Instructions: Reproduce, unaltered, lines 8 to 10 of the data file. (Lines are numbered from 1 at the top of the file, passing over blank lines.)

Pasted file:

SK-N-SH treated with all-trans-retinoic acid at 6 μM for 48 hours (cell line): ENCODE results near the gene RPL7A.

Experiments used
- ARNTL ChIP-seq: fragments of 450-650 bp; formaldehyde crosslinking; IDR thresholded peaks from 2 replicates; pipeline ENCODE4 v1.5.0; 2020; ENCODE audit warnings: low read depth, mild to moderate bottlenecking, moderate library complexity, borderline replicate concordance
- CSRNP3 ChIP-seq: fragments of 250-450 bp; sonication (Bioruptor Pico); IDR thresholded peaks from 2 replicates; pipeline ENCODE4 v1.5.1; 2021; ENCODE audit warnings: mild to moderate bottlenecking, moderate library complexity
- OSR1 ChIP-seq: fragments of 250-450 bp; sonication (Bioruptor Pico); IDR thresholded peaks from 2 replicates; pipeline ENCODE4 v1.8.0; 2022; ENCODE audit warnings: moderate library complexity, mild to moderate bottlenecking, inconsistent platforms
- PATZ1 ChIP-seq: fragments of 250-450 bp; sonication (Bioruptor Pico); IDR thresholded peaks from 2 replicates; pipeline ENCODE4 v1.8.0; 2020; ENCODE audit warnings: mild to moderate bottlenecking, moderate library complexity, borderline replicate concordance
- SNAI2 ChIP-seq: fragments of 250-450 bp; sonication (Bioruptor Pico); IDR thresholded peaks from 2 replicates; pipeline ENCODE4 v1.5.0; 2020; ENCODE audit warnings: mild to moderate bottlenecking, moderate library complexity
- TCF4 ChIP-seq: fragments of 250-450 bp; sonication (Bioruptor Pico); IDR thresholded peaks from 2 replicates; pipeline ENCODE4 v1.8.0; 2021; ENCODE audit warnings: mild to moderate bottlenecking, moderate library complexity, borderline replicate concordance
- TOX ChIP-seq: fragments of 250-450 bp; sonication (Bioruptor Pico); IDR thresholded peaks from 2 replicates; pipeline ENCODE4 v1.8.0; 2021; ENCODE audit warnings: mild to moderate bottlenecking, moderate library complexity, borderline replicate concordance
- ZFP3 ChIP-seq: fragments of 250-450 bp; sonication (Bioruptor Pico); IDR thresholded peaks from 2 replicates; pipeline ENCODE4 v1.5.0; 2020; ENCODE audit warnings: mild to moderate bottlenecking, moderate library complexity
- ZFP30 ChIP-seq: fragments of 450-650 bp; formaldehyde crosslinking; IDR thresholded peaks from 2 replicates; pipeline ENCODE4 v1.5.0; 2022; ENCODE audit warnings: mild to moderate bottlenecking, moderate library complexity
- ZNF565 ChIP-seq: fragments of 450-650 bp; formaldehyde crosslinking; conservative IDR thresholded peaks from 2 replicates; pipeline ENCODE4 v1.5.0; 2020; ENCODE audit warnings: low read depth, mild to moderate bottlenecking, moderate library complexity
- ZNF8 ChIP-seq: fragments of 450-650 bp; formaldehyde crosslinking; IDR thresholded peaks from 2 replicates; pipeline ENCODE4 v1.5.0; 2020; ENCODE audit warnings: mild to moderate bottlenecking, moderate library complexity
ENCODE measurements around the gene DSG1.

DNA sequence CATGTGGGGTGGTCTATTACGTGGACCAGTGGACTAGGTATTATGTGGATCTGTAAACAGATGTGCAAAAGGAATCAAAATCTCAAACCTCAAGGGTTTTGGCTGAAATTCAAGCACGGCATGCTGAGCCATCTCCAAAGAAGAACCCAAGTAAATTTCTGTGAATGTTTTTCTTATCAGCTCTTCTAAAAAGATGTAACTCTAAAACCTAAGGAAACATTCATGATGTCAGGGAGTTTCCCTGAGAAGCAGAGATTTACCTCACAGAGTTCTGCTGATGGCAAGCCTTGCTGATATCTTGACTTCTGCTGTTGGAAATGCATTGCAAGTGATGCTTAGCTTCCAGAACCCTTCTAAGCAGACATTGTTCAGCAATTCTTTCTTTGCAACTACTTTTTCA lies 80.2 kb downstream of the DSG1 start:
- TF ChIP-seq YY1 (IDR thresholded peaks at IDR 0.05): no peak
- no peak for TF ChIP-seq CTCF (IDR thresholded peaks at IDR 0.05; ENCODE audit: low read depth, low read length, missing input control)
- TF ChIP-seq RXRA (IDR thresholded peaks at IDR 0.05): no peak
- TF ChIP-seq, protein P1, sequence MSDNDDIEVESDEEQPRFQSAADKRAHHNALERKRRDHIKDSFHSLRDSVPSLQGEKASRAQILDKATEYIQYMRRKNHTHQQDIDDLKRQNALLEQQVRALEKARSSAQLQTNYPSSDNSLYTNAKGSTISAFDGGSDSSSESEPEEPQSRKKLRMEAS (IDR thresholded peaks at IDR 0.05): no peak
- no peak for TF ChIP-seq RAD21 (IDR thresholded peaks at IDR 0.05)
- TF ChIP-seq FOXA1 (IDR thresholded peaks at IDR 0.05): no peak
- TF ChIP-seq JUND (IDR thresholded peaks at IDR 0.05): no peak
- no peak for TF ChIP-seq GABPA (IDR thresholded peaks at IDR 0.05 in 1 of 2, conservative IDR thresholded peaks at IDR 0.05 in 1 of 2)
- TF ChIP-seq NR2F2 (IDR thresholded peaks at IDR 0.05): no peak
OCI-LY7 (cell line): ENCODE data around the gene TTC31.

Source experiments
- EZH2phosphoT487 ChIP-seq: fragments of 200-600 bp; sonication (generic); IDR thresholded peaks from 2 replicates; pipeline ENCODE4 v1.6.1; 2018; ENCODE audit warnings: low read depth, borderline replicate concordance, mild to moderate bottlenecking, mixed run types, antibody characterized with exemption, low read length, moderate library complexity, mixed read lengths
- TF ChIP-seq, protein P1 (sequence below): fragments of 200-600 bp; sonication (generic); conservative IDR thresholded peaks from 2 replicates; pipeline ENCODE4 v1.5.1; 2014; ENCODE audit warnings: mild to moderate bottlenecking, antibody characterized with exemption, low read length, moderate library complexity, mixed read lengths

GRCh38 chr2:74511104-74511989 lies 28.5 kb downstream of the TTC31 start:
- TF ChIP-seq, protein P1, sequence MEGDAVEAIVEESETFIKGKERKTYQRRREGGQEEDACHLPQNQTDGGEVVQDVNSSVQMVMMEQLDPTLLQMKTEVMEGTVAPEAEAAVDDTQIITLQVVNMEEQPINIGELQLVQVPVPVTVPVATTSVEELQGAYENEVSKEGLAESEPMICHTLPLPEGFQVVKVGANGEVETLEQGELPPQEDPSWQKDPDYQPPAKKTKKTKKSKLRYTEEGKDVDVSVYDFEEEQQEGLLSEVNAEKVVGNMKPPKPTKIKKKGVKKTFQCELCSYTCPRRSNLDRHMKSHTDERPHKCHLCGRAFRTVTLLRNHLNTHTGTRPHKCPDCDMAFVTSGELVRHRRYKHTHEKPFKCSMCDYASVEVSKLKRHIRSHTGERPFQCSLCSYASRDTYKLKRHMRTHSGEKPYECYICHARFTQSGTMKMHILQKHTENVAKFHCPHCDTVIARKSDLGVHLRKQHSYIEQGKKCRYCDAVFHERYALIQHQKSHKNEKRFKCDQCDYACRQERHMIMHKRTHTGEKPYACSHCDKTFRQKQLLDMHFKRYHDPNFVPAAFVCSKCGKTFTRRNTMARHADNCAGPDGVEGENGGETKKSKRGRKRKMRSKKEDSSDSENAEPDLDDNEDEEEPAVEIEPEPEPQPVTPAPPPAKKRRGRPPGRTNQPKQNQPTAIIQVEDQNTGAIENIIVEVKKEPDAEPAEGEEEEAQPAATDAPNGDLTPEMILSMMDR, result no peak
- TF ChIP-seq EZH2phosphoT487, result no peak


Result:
- TCF4 ChIP-seq: fragments of 250-450 bp; sonication (Bioruptor Pico); IDR thresholded peaks from 2 replicates; pipeline ENCODE4 v1.8.0; 2021; ENCODE audit warnings: mild to moderate bottlenecking, moderate library complexity, borderline replicate concordance
- TOX ChIP-seq: fragments of 250-450 bp; sonication (Bioruptor Pico); IDR thresholded peaks from 2 replicates; pipeline ENCODE4 v1.8.0; 2021; ENCODE audit warnings: mild to moderate bottlenecking, moderate library complexity, borderline replicate concordance
- ZFP3 ChIP-seq: fragments of 250-450 bp; sonication (Bioruptor Pico); IDR thresholded peaks from 2 replicates; pipeline ENCODE4 v1.5.0; 2020; ENCODE audit warnings: mild to moderate bottlenecking, moderate library complexity